From the time a child is conceived, they are expected to gain skills in different areas of life at varying rates. This is known as development. Development continues after they are born, through childhood and adulthood until old age. At every stage of the development process, there are expectations of what should be achieved. These expectations are based mainly on the study of life through several forms of research. As with every study, there will be a distribution as everyone is different and unique. For example, two children born on the same day will not necessarily walk or teeth at the same time. The distribution of the time taken to attain every development milestone from conception as observed over time is what forms the basis for the term “normal”. All of the developments humans go through are as a result of a combination of factors which are either genetically determined or environmentally influenced and again, this combination is unique for every individual.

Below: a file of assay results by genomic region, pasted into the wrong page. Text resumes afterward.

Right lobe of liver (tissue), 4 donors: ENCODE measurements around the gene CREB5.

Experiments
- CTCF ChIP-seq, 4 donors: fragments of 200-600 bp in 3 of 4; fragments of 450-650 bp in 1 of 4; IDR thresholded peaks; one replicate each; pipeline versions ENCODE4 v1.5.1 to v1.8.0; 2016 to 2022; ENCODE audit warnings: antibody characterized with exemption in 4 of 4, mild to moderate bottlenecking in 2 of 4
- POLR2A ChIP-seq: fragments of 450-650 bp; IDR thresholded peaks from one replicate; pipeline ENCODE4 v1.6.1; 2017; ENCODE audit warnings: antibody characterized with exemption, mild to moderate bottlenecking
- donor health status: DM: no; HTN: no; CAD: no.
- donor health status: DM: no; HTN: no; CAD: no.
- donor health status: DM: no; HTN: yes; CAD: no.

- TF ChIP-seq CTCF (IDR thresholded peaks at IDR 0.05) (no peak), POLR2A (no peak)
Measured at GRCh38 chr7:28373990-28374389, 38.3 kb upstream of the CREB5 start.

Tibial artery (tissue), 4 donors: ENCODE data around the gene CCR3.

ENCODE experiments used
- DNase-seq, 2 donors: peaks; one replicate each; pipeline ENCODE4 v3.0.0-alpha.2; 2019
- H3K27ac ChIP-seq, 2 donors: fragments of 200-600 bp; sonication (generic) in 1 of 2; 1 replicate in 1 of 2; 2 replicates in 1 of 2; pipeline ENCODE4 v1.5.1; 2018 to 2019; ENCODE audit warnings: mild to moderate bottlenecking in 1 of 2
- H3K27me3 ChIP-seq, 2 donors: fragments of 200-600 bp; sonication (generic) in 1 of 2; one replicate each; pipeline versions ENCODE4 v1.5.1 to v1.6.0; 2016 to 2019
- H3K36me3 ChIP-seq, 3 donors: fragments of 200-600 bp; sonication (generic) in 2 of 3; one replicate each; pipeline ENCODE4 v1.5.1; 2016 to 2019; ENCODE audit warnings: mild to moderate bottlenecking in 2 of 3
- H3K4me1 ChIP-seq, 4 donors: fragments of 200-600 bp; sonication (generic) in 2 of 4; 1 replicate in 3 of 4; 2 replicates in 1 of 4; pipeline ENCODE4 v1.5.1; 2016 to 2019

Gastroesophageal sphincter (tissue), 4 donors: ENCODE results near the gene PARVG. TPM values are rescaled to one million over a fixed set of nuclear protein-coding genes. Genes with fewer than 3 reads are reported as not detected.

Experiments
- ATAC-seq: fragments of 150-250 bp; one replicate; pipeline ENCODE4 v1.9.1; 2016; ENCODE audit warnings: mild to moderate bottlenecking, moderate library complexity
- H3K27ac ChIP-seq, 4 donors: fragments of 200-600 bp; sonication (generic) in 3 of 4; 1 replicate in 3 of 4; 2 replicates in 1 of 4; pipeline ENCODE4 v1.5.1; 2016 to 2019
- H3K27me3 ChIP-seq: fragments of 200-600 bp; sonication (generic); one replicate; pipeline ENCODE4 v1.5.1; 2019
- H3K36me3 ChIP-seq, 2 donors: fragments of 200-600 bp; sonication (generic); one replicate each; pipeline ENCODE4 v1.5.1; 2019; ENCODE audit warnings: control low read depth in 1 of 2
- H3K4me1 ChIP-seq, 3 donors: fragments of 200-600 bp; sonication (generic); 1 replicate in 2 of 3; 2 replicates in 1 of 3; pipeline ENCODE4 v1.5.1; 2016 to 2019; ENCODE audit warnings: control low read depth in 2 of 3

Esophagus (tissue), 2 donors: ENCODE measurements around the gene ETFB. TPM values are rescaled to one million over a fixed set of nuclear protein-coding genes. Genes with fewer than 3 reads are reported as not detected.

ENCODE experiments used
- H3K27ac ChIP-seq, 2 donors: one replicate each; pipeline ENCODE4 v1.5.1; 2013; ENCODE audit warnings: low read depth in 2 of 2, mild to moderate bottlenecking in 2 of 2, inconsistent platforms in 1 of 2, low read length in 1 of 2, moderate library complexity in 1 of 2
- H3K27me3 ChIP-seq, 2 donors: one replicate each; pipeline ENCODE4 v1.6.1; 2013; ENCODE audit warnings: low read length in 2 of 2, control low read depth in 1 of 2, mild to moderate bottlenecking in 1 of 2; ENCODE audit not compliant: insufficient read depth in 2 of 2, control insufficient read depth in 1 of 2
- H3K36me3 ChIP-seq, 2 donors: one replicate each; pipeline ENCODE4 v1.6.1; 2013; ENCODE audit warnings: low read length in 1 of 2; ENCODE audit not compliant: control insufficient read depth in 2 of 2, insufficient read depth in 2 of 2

Due to the uniqueness of the factors mentioned above, some expectations of what should be achieved at any stage of development may not be met. This is where the concept of developmental challenges comes in. Developmental challenges simply refer to a diverse group of conditions occurring as a result of expected developmental milestones not being achieved.
At The Winford Centre for Children and Women, our scope of work is focused around the 4 key areas of child development namely:
There are a lot of child development related conditions, however, the ones listed below are considered the most common ones. These conditions can affect more than one key area of development.